Brazil Eletronuclear CEO gets 43-year sentence for corruption -paper
SAO PAULO Aug 4 (Reuters) - Othon Luiz Pinheiro da Silva, the former chief executive of Brazil's nuclear power company Eletronuclear, was sentenced to serve 43 years in prison by a Rio de Janeiro judge late on Wednesday, the Valor Economico newspaper reported.
Court and government officials in Rio were on local holiday Thursday in celebration of the Olympic torch arriving to kick off the games.
Silva, considered the father of Brazil's nuclear program and a pillar of the military-industrial establishment, was convicted of corruption, money laundering, organized crime and obstruction of justice, in the latest chapter of the country's historic Operation Car Wash investigation.
The 43-year sentence is considered relatively harsh, although Silva, like most white-collar criminals in Brazil, is only likely to spend as little as a sixth of his sentence behind bars before being released.
Jose Dirceu, the former chief of staff for ex-President Luiz Inacio Lula da Silva, received 23 years when he was sentenced again in May for helping orchestrate the criminal organization in suspended President Dilma Rousseff's administration under investigation in Operation Car Wash.
Dirceu was a repeat offender, having been convicted and jailed for leading a corruption ring in the government during Lula's second term under the Mensalao, or big monthly graft, scandal.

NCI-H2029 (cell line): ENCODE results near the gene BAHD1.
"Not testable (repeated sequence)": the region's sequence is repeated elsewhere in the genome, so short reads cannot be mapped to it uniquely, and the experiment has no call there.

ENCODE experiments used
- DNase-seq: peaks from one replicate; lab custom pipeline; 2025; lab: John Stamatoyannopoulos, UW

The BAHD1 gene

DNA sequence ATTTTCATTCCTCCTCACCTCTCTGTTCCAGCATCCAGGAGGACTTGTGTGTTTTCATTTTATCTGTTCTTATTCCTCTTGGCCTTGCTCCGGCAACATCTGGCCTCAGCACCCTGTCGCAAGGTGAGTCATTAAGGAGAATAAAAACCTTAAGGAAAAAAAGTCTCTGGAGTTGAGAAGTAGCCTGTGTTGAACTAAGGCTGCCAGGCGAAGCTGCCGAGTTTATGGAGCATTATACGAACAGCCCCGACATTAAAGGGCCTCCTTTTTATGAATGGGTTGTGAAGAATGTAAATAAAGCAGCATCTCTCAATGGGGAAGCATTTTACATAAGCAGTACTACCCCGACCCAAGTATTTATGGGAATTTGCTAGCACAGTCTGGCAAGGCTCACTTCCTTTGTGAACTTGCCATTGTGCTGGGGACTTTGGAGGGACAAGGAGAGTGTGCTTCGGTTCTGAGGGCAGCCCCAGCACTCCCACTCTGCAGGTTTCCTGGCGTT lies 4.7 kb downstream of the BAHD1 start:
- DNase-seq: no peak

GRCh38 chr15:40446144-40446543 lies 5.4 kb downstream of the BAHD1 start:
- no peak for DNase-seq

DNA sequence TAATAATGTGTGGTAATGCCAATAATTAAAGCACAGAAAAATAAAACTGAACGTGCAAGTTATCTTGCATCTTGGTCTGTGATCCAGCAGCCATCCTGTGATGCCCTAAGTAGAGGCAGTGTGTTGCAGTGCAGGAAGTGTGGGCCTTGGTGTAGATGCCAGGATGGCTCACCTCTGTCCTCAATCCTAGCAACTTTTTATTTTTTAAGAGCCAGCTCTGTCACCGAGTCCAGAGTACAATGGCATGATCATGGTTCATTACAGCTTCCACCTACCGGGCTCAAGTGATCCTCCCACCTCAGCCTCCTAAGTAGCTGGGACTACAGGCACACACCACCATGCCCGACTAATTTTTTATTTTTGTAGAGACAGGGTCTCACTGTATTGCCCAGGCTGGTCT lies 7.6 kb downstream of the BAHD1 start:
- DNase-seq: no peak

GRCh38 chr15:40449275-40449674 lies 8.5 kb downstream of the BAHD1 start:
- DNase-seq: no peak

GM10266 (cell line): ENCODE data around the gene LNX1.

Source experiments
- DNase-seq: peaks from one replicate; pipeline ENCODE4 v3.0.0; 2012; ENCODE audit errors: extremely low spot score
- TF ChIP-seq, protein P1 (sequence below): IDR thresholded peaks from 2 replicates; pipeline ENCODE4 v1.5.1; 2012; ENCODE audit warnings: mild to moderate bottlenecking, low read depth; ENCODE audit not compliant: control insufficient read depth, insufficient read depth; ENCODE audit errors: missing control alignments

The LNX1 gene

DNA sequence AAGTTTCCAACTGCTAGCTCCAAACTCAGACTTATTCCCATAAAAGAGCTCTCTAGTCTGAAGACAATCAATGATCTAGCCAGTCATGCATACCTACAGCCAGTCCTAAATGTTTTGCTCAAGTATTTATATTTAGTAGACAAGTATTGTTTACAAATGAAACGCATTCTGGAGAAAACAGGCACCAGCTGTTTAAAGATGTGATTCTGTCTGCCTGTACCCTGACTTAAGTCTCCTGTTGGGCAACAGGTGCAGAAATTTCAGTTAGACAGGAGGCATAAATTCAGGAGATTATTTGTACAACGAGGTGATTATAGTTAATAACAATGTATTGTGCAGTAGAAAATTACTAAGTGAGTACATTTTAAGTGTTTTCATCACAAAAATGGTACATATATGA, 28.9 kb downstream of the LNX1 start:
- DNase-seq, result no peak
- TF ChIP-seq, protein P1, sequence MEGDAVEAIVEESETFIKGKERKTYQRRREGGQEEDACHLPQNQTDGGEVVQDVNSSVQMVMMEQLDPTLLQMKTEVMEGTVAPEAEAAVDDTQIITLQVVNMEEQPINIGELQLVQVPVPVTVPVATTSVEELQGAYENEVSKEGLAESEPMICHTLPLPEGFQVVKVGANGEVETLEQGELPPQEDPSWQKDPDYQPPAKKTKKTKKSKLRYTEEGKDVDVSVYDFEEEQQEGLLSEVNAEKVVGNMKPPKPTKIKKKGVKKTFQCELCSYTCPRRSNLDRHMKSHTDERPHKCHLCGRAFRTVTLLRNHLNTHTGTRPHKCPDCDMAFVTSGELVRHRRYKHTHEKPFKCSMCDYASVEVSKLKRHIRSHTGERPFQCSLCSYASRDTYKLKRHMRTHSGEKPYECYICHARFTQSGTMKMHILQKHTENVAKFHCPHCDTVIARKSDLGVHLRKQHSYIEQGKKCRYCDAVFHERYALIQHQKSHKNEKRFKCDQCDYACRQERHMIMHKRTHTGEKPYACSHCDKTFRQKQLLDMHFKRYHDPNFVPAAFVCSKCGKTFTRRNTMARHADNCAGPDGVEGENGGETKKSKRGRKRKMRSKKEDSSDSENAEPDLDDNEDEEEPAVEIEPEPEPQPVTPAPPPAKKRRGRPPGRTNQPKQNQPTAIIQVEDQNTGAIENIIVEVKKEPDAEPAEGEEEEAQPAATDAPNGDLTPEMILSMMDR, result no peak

Eletronuclear's Silva colluded with executives at large Brazilian engineering firms Andrade Gutierrez and Engevix to set up an over-billing and kickback operation with the construction of Brazil's third nuclear power reactor, Angra 3.
"The elements of the court findings permit the conclusion that the corruption scheme was structured before, during and after the tenders for Eletronuclear's construction of Angra 3 and consisted in the payment of bribes to public servants and agents" by the engineering firms, the judge said in his ruling, according to Valor Economico.
In additional to heading Eletronuclear, a subsidiary of Brazil's electric power holding company Eletrobras, Silva was a vice-admiral in the Brazilian navy.
The sentence from Rio de Janeiro-based Federal Judge Marcelo da Costa Bretas marks one of the first high-profile rulings in Brazil's anti-corruption push to be handed down outside of Curitiba in Parana state, which has spearheaded the Car Wash investigation until now. (Reporting by Reese Ewing; Editing by James Dalgleish)
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